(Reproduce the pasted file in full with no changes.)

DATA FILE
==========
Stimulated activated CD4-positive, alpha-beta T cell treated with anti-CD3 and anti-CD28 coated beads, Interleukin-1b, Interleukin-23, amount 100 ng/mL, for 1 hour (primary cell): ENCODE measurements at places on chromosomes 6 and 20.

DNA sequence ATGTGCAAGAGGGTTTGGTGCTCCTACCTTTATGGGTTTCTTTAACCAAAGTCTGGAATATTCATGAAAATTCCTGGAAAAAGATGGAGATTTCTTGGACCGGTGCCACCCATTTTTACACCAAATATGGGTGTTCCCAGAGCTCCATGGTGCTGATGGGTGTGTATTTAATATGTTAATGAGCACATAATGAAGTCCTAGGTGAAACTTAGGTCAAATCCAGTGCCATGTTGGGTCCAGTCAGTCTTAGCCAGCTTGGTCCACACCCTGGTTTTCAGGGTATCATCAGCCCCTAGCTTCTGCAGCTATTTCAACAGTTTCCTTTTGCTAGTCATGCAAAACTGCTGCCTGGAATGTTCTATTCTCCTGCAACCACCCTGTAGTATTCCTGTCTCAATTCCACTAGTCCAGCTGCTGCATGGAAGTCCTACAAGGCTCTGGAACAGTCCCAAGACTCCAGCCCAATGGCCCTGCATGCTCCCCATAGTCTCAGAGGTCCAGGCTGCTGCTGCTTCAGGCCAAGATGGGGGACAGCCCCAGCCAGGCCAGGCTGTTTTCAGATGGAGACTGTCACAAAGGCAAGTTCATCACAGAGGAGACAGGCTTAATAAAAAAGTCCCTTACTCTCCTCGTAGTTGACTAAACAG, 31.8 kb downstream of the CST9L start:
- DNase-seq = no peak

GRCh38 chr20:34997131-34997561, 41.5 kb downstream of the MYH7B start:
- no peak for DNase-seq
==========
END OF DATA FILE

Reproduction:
Stimulated activated CD4-positive, alpha-beta T cell treated with anti-CD3 and anti-CD28 coated beads, Interleukin-1b, Interleukin-23, amount 100 ng/mL, for 1 hour (primary cell): ENCODE measurements at places on chromosomes 6 and 20.

DNA sequence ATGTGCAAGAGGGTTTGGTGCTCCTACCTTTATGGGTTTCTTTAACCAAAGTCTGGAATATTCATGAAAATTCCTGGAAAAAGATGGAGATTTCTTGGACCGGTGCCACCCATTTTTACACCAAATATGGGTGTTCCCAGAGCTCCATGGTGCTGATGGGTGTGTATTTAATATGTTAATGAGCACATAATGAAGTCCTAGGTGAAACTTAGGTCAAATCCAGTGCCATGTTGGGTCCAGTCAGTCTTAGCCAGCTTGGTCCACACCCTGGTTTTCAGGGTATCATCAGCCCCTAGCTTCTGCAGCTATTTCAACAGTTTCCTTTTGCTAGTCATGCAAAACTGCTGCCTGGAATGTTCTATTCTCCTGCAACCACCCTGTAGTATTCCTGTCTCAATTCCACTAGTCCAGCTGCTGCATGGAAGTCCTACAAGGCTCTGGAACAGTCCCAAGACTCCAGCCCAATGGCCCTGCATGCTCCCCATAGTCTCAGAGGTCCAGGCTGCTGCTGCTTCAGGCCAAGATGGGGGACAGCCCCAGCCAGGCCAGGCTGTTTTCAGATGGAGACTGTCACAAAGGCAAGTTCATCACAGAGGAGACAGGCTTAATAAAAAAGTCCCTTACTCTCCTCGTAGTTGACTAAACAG, 31.8 kb downstream of the CST9L start:
- DNase-seq = no peak

GRCh38 chr20:34997131-34997561, 41.5 kb downstream of the MYH7B start:
- no peak for DNase-seq